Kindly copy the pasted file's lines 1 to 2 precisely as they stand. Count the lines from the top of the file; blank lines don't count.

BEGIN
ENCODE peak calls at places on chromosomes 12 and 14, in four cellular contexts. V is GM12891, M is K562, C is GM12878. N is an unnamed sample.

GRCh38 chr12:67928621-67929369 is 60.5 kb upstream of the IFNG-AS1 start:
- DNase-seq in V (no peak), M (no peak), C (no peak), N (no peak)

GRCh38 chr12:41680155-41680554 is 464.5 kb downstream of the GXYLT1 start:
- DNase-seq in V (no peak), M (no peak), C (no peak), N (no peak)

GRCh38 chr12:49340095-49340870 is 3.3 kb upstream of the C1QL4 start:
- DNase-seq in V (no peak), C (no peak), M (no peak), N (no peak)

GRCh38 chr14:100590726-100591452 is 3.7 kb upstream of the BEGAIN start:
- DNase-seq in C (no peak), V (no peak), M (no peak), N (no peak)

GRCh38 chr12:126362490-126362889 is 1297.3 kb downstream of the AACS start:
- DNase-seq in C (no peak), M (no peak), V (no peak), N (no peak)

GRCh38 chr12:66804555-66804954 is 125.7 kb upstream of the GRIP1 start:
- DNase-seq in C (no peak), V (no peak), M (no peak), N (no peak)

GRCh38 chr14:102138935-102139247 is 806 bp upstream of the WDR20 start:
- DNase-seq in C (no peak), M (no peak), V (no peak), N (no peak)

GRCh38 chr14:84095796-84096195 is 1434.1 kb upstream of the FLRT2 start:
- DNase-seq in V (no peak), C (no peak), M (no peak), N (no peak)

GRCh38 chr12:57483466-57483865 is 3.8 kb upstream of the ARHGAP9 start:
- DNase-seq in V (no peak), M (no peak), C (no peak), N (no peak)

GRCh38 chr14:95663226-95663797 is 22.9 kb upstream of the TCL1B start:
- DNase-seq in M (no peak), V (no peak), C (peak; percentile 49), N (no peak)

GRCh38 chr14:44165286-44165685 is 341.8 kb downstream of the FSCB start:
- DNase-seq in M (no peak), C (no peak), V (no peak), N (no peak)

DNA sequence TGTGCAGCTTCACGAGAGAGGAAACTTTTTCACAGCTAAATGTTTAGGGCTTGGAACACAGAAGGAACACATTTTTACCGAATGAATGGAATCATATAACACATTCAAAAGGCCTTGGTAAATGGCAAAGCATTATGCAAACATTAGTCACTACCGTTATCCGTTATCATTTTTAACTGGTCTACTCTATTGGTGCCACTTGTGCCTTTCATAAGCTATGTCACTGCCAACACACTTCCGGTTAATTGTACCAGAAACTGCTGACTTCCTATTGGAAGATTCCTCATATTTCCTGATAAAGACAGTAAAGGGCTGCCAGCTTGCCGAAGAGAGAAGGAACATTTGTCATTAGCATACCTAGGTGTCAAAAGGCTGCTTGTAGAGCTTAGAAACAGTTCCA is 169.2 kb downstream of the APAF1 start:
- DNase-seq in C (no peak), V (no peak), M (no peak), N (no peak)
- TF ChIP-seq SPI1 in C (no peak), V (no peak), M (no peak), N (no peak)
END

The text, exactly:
ENCODE peak calls at places on chromosomes 12 and 14, in four cellular contexts. V is GM12891, M is K562, C is GM12878. N is an unnamed sample.

GRCh38 chr12:67928621-67929369 is 60.5 kb upstream of the IFNG-AS1 start: